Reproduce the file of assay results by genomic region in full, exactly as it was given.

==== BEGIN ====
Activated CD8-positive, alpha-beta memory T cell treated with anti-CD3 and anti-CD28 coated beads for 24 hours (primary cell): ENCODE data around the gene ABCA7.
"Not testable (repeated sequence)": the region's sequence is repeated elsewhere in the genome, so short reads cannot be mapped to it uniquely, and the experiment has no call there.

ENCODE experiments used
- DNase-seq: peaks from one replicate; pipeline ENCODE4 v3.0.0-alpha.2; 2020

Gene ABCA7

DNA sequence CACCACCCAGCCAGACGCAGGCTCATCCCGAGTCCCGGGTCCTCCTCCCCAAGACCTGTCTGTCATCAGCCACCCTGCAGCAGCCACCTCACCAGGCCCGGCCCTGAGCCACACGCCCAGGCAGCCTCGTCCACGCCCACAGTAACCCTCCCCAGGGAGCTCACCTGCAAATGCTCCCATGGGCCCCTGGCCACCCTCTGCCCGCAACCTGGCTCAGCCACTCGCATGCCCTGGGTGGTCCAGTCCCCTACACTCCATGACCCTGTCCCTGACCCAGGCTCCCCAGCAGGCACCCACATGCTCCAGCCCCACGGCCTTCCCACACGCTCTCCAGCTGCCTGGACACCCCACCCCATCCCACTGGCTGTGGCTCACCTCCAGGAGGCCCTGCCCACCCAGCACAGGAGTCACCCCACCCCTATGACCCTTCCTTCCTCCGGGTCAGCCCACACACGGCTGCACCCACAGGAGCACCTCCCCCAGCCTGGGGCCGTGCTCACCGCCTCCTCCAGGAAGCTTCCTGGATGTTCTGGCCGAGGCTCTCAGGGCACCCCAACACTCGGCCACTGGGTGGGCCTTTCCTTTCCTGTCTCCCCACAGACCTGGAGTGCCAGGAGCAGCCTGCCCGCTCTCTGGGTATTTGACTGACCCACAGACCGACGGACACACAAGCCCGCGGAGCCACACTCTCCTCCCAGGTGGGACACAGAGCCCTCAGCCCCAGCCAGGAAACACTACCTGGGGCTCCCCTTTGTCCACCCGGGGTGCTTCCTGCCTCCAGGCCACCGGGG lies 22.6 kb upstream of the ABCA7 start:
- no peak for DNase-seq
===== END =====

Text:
Activated CD8-positive, alpha-beta memory T cell treated with anti-CD3 and anti-CD28 coated beads for 24 hours (primary cell): ENCODE data around the gene ABCA7.
"Not testable (repeated sequence)": the region's sequence is repeated elsewhere in the genome, so short reads cannot be mapped to it uniquely, and the experiment has no call there.

ENCODE experiments used
- DNase-seq: peaks from one replicate; pipeline ENCODE4 v3.0.0-alpha.2; 2020

Gene ABCA7

DNA sequence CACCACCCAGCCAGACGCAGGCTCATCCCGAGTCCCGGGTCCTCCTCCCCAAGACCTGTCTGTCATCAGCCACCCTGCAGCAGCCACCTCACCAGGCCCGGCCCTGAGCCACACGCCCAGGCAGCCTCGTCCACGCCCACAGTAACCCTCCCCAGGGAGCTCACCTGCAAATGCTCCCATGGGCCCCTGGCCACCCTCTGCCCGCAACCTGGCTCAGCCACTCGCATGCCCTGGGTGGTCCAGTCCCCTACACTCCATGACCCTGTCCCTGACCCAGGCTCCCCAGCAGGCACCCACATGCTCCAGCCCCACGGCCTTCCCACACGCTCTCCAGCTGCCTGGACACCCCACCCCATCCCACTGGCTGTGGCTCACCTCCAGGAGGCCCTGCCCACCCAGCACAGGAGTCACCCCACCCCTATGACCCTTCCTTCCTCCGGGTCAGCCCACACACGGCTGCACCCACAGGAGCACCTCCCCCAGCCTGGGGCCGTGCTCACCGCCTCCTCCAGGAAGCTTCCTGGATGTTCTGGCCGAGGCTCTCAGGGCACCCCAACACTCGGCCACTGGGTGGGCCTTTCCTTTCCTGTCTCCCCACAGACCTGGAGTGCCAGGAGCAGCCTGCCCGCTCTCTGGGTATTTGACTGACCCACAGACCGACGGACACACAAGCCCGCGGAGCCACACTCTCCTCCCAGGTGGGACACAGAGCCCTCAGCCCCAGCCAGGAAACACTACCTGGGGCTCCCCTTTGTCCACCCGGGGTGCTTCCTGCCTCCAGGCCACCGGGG lies 22.6 kb upstream of the ABCA7 start:
- no peak for DNase-seq